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6 Anti-Ashy Solutions for Nut Allergy Sufferers

My daughter, Brooke, was diagnosed with dairy, egg, and nut allergies shortly after her first birthday.  In addition to having restrictions on what she would eat, the nut allergies in particular posed restrictions on what she could put on her body.  She’s allergic to both peanuts and tree nuts, which means shea and other popular butters are off limits. Also, about 50% of those with tree nut allergies are allergic to coconut, and because Brooke was so young the allergist advised against me using that on her as well.  

What followed was a period of dry, ashy skin for my family. Like, ashy ashy.  We went without lotion as I tried to figure out what I could use on her so we could use it as well.  I read the backs of every lotion I could find. I sat on the floor in the body care section of Whole Foods for over an hour reading the back of everything.  All of them had shea butter, or coconut oil, or almond oil.  

I quickly realized I was going to have to figure out a way to make our own lotion or we were doomed to be ashy forever.  Eventually, through much research, I found that the sun didn’t rise and set on shea butter and coconut oil, and I found recipes to easily make lotions and creams.  Below are the butters and oils I found and what they are good for. Bonus, they are mostly affordable, easy to find, and our skin has never looked better!

Mango Butter

This was a big find for me because most lotions are either shea butter or coconut oil based.  Mango butter has an almost identical consistency to shea butter, so I was able to take lotion and body butter recipes that were shea-based and substitute the shea with mango butter.  Mango butter doesn’t have a noticeable smell and it blends beautifully with other oils. Also, it can be used alone because it’s super moisturizing by itself, so you don’t have to mix it with other oils if you don’t want to.

Avocado Oil

Brooke has eczema, which is not surprising given her allergies.  My friend from high school, Ashmin, suggested I try avocado oil on her. I was skeptical at first because I’d never heard of avocado oil, but I did know that avocados are rich in fat so I decided to do some research.  What I found was a plethora of positive information so I ordered a bottle. Brooke was in the middle of an eczema flare up when the bottle came, and I immediately started rubbing it on the spots. Less than a week later you couldn’t even tell she had eczema.  Now, the moment it looks like she’s in a flare up, I start putting pure avocado oil on her and they never get out of hand.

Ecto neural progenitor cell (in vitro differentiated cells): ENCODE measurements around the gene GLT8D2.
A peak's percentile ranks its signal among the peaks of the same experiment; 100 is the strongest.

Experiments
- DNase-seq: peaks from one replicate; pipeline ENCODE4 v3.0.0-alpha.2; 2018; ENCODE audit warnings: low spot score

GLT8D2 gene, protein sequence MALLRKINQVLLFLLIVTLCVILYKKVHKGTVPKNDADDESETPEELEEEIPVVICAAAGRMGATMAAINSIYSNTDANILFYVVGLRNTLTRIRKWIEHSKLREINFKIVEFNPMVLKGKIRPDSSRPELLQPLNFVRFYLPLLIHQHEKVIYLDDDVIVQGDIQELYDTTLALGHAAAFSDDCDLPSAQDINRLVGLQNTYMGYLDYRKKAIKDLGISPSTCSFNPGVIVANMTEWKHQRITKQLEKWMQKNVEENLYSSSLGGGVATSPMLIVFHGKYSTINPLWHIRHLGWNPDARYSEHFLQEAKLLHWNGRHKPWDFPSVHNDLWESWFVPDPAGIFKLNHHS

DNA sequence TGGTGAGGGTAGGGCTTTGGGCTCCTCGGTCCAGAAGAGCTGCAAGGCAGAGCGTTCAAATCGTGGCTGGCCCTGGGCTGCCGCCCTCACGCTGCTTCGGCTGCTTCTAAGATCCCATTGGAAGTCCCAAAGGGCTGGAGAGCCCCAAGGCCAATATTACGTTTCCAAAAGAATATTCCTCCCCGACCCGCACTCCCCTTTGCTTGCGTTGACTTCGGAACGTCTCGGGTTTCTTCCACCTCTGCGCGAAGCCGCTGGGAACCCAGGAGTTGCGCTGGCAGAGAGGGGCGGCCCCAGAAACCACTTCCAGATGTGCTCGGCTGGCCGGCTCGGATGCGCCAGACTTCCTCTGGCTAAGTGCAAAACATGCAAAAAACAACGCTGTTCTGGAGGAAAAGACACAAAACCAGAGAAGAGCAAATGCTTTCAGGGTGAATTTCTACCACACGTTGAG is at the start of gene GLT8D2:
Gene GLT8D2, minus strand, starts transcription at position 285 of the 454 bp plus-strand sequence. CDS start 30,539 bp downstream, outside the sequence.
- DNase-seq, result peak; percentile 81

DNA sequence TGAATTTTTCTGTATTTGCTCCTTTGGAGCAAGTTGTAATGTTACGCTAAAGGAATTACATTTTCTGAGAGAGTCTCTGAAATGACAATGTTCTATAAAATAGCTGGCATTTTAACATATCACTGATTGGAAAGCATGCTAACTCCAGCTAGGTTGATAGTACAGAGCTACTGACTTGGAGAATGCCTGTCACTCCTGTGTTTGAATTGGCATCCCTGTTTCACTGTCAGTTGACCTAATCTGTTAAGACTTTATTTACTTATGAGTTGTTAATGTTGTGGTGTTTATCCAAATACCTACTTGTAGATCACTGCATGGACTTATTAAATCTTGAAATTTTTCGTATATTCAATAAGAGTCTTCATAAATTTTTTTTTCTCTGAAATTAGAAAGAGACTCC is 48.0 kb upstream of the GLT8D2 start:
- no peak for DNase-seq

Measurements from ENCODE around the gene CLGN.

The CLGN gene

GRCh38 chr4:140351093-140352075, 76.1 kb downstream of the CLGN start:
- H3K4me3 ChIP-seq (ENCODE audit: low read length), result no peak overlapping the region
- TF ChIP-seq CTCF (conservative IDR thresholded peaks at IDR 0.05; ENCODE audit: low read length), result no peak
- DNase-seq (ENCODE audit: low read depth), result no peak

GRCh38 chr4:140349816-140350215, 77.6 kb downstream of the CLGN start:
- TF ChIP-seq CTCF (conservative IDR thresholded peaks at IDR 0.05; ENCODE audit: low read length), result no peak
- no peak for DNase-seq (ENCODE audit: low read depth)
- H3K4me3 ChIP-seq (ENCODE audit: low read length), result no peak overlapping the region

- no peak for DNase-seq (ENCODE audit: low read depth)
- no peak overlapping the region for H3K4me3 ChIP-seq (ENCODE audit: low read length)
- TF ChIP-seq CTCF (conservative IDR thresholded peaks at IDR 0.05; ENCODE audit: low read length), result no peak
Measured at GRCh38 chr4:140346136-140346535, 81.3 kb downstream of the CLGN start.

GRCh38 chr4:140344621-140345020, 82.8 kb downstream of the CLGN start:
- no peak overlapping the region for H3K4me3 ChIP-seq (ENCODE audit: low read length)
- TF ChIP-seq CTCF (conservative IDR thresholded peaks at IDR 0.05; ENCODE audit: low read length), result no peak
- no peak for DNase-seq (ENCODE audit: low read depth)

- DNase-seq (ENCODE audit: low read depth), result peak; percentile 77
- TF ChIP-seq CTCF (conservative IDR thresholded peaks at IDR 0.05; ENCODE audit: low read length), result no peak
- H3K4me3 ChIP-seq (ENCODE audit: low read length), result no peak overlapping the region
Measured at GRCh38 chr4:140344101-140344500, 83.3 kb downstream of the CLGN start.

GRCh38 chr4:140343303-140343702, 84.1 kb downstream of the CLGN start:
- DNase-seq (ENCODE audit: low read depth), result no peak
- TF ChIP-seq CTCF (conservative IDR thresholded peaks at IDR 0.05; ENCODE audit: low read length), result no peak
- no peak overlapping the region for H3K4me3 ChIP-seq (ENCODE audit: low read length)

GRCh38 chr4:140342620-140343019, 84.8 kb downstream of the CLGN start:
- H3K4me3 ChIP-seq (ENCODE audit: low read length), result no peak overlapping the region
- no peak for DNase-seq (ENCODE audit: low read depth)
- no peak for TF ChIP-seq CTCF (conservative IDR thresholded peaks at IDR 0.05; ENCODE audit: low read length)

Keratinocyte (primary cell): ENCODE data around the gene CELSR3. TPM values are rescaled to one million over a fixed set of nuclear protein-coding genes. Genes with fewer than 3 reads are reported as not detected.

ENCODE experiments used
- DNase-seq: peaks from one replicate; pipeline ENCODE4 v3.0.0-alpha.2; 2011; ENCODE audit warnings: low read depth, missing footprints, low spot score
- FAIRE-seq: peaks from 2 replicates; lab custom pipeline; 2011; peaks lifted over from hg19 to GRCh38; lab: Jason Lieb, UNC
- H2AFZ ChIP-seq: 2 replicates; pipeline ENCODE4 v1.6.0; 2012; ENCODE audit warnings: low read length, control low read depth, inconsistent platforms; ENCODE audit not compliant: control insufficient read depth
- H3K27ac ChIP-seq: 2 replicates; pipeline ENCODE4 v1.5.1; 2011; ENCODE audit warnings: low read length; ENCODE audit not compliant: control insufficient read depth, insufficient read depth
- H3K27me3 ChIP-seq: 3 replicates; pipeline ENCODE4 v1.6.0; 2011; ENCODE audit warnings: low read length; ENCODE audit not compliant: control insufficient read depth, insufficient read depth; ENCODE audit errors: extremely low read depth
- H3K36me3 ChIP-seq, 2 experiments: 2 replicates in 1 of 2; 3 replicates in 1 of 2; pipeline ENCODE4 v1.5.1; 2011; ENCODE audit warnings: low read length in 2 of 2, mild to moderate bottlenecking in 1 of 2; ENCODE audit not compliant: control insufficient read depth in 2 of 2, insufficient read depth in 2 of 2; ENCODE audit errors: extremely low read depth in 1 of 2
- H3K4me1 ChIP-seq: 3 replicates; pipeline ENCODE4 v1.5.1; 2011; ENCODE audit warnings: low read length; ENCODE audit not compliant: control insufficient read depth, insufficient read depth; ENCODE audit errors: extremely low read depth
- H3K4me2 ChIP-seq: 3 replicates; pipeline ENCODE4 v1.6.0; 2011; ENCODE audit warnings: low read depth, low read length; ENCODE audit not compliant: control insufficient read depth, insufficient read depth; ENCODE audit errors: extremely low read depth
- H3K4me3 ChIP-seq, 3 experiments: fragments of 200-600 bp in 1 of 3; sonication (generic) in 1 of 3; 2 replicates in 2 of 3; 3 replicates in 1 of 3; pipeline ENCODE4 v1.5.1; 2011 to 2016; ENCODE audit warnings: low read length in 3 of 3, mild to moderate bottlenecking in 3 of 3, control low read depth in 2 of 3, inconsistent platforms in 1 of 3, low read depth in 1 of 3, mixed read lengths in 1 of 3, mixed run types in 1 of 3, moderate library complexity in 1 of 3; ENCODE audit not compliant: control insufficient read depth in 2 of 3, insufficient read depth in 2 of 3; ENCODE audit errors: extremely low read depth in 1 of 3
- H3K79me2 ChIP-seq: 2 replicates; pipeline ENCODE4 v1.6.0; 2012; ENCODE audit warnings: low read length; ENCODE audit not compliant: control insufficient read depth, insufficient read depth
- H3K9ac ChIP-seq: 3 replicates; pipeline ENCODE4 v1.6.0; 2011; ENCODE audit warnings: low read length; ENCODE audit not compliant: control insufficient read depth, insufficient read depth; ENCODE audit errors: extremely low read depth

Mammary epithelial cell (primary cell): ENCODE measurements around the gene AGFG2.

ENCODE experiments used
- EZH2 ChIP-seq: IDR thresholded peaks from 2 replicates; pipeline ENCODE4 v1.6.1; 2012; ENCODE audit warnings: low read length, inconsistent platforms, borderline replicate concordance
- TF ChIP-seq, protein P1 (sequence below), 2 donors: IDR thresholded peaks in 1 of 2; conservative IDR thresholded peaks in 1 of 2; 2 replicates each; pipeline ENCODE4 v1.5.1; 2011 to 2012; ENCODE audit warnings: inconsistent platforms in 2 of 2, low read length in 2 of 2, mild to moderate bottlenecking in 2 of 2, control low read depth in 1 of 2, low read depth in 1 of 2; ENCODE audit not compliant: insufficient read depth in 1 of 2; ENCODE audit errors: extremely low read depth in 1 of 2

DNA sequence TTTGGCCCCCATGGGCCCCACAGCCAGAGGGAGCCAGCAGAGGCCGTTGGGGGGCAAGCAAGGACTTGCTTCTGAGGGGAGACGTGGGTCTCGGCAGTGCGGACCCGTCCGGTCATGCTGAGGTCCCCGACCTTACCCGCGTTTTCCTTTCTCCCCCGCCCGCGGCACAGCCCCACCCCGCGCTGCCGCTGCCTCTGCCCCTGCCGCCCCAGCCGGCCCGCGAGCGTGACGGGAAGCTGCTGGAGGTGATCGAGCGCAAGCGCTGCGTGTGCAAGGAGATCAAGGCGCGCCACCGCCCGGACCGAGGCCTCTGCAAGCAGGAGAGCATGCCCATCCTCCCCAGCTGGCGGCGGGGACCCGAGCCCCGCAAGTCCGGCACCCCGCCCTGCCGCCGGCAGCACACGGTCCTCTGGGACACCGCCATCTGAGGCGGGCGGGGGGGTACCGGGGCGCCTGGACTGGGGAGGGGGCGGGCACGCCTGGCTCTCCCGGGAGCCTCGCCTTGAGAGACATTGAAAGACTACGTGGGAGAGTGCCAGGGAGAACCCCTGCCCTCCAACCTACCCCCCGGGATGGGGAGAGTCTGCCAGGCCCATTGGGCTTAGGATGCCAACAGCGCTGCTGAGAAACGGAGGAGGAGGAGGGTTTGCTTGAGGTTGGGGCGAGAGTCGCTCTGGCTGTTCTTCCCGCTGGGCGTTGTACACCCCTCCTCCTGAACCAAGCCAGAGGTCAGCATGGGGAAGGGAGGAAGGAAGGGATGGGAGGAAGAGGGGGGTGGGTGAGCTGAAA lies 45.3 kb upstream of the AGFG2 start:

Vitamin E

Now, I’m not talking about the Vitamin E that you can buy in regular stores that is light yellow in color.  I’m talking about the thick, clear, pure Vitamin E. Just a little bit of this type of Vitamin E goes a very long way.  It heals and protects, which is especially important for people with allergies as they often have dry skin or eczema. I view Vitamin E as a preventative oil because using it prevents dry, cracked skin.  In it’s clear, pure form Vitamin E has no smell and mixes very well with other oils and butters.

Grapeseed Oil

Two years ago I had no idea what grapeseed oil was, but now I can’t live without it.  It contains powerful antioxidants, minerals, vitamins, and fatty acids that work together to combat skin issues and it works wonders on eczema. Even though it’s an oil, it’s not oily and it penetrates the skin quickly so it doesn’t just sit there on top of your skin rubbing off on clothes and things you touch.  Since it doesn’t have a strong smell, it mixes very well with other oils and butters and it doesn’t compete against any essential oils you add to it. It’s a strong, silent type of oil. Just how I like ‘em.

Safflower Seed Oil

Much like it’s homie grapeseed oil, safflower seed oil has a light, non-greasy consistency and is absorbed into the skin quickly, making it an excellent moisturizing facial oil suitable for all skin types. Thanks to its high level of linoleic acid, it's excellent for helping to balance the sebum levels in the skin. Translation: safflower oil will have you looking right! 

Jojoba Oil

Jojoba oil has anti-inflammatory properties which help heal chaffing and chapping, calm redness, and ease the effects of eczema and rosacea.  Its makeup is so similar to the oil (sebum) your body naturally produces that your skin can’t tell the difference. This makes it less likely to build up on your skin and clog your pores, leading to fewer breakouts and less severe acne.It’s also kind of the superstar of oils because it’s a carrier oil that helps the skin better absorb other butters and oils.  

I use these oils and butters to make skin cream for my family. We haven't had an ashy day since I started making it, and that’s a blessing because we were out here looking like used chalkboards before.  I hope this list helps others fight the good fight against the ash monster!

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